• Facilitation Session 09 Pre Session Preparation Revise previous work on photosynthesis from earlier modules. The following papers may be useful: • Berry, J.A. (1992) Photosynthesis as a Process Shaping the Global Environment. Photosynthesis Research, 34, pp 82. • Collatz, G.J., Ribascarbo, M. & Berry, J.A. (1992) Coupled Photosynthesis- Stomatal Conductance Model For Leaves of C4 Plants. Australian Journal of Plant Physiology, 19, pp 519-538. • Ehleringer J, Bjorkmann O (1977) Quantum yields for CO2 uptake in C3 and C4 plants. Plant Physiol., 59, pp 86-90. • Farquhar, G.D., Caemmerer, S.V. & Berry, J.A. (1980) A biochemical model of photosynthetic CO2 assimilation in leaves of C3 species. Planta, 149. • Huxman, T. E. & R. K. Monson, (2003). Stomatal responses of C3, C3-C4 and C4 Flaveria species to light and intercellular CO2 concentration: implications for the evolution of stomatal behaviour. Plant, Cell & Env., 26. • Hymus, G. J., (2002). Acclimation of photosynthesis and respiration to elevated atmospheric CO2 in two scrub oaks. Global Change Biology, 8, pp 317-328 • Lambers, H., Chappin, F.S. & Pons, T.L. (1998) Plant Physiological Ecology, J. of Agronomy and Crop Science, 184, pp 143-144. • Maherali, H. et al., (2003). Stomatal sensitivity to vapour pressure difference over a subambient to elevated CO2 gradient in a C3/C4 grassland. Plant, Cell & Env., 26, no. 8, pp 1297-1306. • Medlyn, B.E., Loustau, D.& Delzon, S. (2002) Temperature response of parameters of a biochemically based model of photosynthesis. I. Seasonal changes in mature maritime pine (Pinus pinaster Ait.) Plant, Cell and Environment, 25, pp 1155-1165. • Medlyn, B.E., et al (2002) Temperature response of parameters of a biochemically based model of photosynthesis. II. A review of experimental data. Plant, Cell and Environment, 25, pp 1167-1179 Interdisciplinary Science 2009-10 PA3019 23/38
  • Group Discussion: Photosynthesis Within your groups discuss the topic of Photosynthesis. You may like to consider the following questions: • How does the rate of photosynthesis change with temperature? • What other factors contribute to the rate of photosynthesis? • What was the rate of photosynthesis in the last glacial maximum; what is it now? • What are C3 and C4 plants? • What is CAM and how does it relate to photosynthesis? Throughout this discussion you should make sure you understand the concepts being discussed as well as considering how this topic ties into the module deliverables. Interdisciplinary Science 2009-10 PA3019 24/38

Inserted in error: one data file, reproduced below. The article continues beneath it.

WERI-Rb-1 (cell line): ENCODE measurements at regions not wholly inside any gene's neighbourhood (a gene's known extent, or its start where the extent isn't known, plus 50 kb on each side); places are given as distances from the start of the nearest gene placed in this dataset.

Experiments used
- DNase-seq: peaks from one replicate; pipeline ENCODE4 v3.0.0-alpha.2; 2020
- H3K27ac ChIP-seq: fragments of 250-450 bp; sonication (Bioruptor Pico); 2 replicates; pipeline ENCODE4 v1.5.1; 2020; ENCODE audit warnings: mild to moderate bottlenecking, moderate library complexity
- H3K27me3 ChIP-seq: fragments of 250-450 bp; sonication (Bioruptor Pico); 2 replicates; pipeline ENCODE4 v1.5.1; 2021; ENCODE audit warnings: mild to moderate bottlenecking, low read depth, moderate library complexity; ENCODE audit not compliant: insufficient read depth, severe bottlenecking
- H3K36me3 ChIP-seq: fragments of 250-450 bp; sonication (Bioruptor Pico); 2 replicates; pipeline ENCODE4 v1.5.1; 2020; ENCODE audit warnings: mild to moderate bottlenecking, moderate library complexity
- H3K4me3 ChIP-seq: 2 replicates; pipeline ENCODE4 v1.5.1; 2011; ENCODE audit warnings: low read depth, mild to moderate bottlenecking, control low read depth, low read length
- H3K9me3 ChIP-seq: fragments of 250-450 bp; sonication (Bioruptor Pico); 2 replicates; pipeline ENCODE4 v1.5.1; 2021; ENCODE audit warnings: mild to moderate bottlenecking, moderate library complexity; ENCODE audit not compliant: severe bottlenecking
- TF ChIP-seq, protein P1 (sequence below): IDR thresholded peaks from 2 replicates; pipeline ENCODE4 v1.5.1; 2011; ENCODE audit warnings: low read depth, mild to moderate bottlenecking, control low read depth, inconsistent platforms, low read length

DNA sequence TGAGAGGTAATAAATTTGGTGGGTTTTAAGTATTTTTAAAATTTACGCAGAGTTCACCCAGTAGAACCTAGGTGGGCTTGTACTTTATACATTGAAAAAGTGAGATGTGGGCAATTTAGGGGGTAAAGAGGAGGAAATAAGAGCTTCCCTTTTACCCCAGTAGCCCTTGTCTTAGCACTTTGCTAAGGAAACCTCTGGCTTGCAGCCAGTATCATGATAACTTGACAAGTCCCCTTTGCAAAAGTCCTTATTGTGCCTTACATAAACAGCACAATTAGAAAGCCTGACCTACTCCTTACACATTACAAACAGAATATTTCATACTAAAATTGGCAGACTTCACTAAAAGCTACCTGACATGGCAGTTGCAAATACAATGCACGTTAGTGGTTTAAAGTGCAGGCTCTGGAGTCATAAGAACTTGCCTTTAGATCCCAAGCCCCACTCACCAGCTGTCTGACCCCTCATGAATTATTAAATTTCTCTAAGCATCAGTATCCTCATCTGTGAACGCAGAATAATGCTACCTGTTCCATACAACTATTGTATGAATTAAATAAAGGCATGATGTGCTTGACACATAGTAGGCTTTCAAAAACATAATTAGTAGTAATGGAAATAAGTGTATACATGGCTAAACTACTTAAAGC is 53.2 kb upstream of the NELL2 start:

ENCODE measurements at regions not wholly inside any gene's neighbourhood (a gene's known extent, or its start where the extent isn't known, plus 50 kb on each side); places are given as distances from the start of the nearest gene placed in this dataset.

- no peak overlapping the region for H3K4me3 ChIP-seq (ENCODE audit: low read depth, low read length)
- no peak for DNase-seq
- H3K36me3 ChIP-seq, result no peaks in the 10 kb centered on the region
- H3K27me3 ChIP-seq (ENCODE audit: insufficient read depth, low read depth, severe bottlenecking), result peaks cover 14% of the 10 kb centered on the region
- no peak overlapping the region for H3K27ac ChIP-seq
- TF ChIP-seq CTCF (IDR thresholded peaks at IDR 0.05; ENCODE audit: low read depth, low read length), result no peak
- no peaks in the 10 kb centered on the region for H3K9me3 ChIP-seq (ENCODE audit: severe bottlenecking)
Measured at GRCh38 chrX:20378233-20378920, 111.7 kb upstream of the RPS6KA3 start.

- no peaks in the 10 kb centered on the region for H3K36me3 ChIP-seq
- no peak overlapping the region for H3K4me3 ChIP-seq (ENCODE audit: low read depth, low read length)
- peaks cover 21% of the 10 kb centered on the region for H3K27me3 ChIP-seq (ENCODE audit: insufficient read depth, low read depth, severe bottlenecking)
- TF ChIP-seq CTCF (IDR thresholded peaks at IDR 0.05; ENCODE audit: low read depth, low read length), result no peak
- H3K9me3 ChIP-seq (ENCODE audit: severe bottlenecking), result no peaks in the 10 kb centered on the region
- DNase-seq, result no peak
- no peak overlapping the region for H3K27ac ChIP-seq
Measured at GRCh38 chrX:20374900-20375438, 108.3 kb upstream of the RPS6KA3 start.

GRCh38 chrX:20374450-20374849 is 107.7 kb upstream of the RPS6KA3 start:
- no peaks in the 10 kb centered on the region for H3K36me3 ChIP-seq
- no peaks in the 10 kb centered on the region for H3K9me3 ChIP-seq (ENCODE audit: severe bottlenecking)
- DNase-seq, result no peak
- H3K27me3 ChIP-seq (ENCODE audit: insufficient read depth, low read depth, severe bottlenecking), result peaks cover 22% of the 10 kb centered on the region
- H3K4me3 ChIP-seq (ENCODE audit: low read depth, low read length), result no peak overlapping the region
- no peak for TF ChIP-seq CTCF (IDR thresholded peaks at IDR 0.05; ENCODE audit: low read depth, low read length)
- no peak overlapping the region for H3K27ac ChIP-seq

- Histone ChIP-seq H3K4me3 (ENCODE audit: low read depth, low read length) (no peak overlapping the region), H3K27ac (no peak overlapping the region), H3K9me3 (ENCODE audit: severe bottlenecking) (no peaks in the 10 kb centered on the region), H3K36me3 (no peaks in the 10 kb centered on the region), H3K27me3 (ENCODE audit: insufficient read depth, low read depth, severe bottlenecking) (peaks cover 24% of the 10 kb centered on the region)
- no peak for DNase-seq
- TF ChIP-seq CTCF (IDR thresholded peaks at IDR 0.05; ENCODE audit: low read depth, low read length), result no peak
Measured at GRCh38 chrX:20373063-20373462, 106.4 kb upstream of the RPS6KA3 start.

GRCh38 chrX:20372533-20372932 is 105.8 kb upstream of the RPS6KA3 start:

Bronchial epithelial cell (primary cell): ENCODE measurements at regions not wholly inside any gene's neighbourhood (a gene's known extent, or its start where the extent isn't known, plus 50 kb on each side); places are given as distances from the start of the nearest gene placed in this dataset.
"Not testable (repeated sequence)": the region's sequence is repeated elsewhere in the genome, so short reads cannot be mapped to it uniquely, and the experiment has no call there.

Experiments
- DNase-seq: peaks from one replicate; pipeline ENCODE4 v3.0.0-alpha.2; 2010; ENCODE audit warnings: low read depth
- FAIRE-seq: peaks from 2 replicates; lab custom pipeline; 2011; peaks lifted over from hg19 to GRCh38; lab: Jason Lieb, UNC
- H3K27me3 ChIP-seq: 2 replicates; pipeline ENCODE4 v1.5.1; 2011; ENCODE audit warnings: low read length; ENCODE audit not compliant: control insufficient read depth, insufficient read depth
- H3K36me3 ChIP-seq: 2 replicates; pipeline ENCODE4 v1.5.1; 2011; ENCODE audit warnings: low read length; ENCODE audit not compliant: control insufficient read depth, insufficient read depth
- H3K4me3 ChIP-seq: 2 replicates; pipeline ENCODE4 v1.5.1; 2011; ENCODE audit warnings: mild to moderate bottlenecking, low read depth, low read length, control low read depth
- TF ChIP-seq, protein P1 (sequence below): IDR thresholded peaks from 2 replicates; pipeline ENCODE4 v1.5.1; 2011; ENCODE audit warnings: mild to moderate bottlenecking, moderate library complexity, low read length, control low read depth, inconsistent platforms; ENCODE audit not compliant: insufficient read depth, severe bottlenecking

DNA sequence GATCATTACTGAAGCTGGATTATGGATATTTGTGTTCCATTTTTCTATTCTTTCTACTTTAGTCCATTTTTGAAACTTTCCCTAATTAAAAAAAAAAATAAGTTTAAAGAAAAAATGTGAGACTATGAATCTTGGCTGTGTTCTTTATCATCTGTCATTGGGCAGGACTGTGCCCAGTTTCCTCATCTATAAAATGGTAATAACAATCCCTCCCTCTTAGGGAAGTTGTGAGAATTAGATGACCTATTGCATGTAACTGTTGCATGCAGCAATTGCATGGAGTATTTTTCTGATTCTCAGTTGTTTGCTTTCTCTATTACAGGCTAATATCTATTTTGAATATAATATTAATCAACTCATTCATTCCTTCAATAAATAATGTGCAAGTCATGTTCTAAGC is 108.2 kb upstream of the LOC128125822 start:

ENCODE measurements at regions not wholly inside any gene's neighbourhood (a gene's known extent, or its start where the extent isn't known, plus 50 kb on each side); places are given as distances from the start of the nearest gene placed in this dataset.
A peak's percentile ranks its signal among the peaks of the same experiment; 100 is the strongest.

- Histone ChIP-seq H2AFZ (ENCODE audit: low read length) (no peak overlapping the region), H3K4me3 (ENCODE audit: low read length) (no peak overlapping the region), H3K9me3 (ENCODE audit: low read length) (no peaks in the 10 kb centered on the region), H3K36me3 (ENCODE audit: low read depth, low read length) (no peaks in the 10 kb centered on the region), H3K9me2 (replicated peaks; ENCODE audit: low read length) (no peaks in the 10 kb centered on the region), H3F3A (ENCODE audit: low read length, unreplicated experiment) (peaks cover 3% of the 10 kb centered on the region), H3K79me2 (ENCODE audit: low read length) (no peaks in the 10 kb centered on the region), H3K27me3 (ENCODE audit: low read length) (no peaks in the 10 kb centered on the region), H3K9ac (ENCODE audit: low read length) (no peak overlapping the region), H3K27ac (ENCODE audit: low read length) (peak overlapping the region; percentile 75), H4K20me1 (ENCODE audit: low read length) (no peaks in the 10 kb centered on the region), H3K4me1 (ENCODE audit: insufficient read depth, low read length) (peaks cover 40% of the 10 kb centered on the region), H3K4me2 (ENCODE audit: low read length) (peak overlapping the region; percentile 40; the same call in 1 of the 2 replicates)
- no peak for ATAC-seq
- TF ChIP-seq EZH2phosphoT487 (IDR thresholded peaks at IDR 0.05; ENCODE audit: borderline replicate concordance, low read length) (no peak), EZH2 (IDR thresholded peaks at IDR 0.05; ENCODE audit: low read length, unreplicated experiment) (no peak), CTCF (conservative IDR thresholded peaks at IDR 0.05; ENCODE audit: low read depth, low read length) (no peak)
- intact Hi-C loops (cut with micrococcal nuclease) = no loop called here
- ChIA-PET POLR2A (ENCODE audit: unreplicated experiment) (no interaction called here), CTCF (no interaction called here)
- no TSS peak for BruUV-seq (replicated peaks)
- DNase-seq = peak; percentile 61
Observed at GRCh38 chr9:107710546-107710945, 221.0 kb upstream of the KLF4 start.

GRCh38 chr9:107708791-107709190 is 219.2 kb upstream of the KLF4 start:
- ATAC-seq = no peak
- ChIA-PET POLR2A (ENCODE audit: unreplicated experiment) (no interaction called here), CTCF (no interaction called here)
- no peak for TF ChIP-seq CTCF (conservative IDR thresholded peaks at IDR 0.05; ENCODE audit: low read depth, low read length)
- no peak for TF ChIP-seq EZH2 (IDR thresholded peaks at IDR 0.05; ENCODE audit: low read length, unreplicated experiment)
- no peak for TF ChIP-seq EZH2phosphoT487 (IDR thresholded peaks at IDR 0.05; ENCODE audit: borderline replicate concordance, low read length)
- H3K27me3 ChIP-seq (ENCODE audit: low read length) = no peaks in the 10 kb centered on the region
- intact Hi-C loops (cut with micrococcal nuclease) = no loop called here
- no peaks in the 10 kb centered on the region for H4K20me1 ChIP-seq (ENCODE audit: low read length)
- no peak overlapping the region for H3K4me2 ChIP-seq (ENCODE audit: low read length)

• Facilitation Session 10 Pre Session Preparation Continue with your own research. Group Discussion: Modelling Climate Change Climate change is modelled in a variety of ways; you have already encountered the EdGCM software. What other methods of modelling are available? Specifically what are Box Models and how are they used? What are the drawbacks of various different methods of climate modelling? Throughout this discussion you should make sure you understand the concepts being discussed as well as considering how this topic ties into the module deliverables. Group Discussion: Field Trip Prepare for the field trip by researching the site you will be visiting and make sure that you are familiar with the Health and Safety aspects of University Fields trips; see your Laboratory Safety Handbook. Interdisciplinary Science 2009-10 PA3019 25/38
  • Facilitation Session 11 Pre Session Preparation Continue with your own research. Group Work: Box Models Within your group use Box Models to explore climate change. These models should provide useful information for your deliverables. Interdisciplinary Science 2009-10 PA3019 26/38